Welcome from Martin Reid: Back to business

A new academic year means the introduction of new qualifications, but the FE sector must also confront the bigger issues in society.

With the new academic term now underway, many further education (FE) professionals will be getting to grips with new qualifications, including the introduction of more T Levels. Against a backdrop of a government which has pledged to strip down the “confusing landscape” of qualifications, it’s likely there could be further changes in the pipeline. After the enforced changes to GCSE, BTEC and A Level qualifications for the past two years, it all makes for a complicated picture for teachers, which is something we explore in our cover feature.

As well as the day-to-day teaching, all practitioners are having to face the big issues in society, and with Black History Month on the horizon we take a look at how the sector is coping with the need to help create a more diverse and inclusive culture. There are a range of steps institutions can take, from providing inclusivity training to decolonising the curriculum, and you can read about some of these on page 19.

Unfortunately, the spectre of Covid-19 is never far away, and it looks likely that online learning will form part of the mix for some time to come. One issue here relates to ensuring learners are not left behind, and our advice piece on page 14 has a number of suggestions to how to make sure online sessions work for everyone.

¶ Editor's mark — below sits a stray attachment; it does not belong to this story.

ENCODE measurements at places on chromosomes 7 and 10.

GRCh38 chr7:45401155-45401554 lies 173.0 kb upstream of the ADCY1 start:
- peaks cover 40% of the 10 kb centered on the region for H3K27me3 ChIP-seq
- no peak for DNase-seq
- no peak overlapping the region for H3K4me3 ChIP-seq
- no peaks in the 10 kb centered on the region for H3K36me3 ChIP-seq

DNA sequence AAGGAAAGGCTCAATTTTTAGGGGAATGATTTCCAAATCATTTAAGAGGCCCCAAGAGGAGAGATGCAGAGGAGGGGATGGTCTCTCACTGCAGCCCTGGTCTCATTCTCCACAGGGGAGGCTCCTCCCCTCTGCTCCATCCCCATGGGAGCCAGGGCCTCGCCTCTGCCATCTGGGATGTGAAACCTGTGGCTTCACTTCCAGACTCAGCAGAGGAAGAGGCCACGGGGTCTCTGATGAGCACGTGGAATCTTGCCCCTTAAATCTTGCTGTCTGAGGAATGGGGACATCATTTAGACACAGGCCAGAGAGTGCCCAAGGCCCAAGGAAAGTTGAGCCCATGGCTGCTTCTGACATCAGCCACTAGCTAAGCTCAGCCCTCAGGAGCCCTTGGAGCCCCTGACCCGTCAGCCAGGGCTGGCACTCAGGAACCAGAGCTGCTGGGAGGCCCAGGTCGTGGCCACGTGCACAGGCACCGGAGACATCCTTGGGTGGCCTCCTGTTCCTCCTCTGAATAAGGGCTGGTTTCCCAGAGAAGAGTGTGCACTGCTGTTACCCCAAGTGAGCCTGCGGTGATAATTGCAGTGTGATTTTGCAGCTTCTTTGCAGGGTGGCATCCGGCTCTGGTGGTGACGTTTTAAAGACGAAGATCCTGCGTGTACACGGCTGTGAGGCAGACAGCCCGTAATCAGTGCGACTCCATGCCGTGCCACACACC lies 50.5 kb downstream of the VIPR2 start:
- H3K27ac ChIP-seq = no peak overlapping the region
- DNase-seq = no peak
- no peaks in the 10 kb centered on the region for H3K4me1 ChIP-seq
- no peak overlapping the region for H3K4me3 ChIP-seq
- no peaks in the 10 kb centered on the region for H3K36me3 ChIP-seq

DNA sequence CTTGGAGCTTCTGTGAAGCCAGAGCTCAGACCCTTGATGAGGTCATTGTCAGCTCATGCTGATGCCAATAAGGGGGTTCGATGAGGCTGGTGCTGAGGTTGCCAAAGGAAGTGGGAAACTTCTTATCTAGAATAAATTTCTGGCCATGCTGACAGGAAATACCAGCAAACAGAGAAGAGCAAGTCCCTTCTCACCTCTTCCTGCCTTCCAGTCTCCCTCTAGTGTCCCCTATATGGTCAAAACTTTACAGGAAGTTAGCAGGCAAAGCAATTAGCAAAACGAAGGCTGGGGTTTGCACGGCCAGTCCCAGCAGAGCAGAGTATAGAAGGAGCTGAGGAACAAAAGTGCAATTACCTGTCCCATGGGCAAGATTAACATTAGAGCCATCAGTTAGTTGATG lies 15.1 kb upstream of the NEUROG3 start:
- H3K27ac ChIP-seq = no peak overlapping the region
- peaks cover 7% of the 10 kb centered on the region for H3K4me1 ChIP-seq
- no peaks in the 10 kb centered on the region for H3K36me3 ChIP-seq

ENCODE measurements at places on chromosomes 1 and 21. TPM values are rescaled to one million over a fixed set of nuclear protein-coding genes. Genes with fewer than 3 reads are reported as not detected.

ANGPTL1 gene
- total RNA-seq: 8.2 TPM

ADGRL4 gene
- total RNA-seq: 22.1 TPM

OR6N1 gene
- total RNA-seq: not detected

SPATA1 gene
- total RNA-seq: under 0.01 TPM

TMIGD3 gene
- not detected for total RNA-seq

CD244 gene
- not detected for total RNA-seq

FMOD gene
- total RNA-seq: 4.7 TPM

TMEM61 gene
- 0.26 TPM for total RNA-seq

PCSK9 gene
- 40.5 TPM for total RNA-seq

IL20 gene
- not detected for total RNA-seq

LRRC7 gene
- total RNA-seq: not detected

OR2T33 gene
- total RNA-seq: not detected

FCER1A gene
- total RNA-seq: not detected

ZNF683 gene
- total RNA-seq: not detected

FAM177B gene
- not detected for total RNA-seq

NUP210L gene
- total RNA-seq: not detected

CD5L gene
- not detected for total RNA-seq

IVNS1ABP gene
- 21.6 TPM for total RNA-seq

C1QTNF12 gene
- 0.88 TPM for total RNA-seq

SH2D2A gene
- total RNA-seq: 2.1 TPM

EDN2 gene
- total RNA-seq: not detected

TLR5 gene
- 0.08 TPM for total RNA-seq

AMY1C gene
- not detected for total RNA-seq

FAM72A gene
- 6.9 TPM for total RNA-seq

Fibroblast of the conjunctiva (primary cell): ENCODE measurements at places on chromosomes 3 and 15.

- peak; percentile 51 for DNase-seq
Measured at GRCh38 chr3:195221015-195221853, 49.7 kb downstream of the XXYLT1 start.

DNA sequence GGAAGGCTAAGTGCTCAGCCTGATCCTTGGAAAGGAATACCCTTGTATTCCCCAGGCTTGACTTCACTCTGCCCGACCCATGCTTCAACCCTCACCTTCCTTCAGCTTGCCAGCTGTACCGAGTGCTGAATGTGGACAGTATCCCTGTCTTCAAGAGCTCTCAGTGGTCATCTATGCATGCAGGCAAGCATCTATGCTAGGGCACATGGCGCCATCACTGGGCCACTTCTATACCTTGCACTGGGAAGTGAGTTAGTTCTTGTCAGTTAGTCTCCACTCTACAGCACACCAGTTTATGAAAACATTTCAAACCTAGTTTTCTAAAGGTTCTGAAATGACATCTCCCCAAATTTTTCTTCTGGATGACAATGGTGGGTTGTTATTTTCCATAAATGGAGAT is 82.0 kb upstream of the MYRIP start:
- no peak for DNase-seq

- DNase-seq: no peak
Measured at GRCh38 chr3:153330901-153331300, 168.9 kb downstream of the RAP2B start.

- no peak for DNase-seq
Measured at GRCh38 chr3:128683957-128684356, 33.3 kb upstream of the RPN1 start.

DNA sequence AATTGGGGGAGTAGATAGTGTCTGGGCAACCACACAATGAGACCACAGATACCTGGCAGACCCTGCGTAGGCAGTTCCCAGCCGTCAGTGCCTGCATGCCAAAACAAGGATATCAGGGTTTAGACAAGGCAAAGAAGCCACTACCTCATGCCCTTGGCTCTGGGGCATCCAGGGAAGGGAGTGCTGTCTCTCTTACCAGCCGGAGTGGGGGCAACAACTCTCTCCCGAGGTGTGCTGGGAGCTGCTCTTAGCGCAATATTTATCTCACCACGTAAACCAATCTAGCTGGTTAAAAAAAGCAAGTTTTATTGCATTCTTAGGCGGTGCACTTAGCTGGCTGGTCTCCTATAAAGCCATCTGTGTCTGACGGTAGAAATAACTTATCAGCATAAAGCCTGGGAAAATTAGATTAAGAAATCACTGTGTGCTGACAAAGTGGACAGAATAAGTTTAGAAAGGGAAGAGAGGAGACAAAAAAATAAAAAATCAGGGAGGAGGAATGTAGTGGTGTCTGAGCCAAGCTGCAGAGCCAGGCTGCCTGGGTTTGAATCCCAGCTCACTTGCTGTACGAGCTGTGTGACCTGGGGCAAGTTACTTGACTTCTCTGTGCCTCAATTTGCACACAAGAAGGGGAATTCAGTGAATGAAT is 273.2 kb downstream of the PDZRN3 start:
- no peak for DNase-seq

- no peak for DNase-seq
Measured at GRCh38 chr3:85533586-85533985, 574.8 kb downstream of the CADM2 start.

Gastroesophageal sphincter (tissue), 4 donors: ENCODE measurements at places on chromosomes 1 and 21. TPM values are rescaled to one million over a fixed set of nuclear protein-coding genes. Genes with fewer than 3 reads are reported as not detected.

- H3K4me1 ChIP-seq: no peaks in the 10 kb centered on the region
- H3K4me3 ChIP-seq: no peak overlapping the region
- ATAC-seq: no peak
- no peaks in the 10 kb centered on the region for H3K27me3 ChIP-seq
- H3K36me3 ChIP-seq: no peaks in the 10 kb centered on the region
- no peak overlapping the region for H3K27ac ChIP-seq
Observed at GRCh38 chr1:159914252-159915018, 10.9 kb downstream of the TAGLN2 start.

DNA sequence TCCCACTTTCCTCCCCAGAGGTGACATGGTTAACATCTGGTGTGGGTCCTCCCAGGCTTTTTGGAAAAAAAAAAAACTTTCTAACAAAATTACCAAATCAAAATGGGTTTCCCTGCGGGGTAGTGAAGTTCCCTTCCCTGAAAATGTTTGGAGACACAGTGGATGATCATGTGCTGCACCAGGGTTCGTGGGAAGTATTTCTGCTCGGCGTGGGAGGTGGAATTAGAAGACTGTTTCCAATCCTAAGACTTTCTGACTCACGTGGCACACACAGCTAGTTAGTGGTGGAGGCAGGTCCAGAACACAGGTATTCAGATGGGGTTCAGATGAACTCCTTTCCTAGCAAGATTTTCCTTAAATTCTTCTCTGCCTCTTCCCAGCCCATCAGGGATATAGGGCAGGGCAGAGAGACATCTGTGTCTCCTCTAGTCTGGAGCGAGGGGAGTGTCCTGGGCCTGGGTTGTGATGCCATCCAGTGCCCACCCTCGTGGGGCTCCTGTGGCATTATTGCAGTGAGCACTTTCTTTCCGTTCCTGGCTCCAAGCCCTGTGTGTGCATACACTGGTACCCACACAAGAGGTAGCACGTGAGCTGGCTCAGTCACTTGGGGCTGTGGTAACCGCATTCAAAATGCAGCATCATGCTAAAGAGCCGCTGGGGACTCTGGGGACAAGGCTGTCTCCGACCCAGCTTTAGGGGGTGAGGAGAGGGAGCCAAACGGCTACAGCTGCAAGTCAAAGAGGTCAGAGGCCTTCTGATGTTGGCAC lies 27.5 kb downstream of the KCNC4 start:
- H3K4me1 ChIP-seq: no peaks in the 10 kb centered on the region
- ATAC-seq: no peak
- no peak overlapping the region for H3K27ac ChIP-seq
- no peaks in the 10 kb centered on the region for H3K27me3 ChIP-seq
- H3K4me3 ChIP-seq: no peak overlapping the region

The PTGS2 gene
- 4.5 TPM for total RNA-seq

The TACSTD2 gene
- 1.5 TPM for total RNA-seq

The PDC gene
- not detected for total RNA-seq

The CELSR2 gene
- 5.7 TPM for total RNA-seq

On the subject of Covid-19, general FE colleges have been at the forefront of the battle to ensure learners are not disadvantaged, and will play an essential role in helping to deliver the government’s ambitions outlined in the Skills for Jobs White Paper. You can read more about this in our sector focus feature, and don’t miss our exclusive interview with Paul Nowak, deputy general secretary of the Trades Union Congress. He talks about the need to upskill people for the jobs of the future, and what needs to happen in FE to ensure the country has the skills it needs to compete.

Make sure you take a look, too, at our Knowledge section. Featuring in-depth research pieces from practitioners and other experts, this issue sees articles from Kayte Haselgrove on ‘thinking environments’, Laurence Elliott and Pascale Samy on creating student digital champions to encourage greater levels of online participation, and Sophie Harris and Melanie Lanser, who explore the concept of problem-based learning.

Finally, tickets are selling well for our second online annual SET Conference, with keynote speakers including research manager Yasmine El Masri, former international rugby union referee Nigel Owens MBE, and the ever-popular Geoff Petty. The conference will be held on Tuesday 2 November, and you can book your ticket on our website. I look forward to seeing you virtually.

Martin Reid, Director of SET

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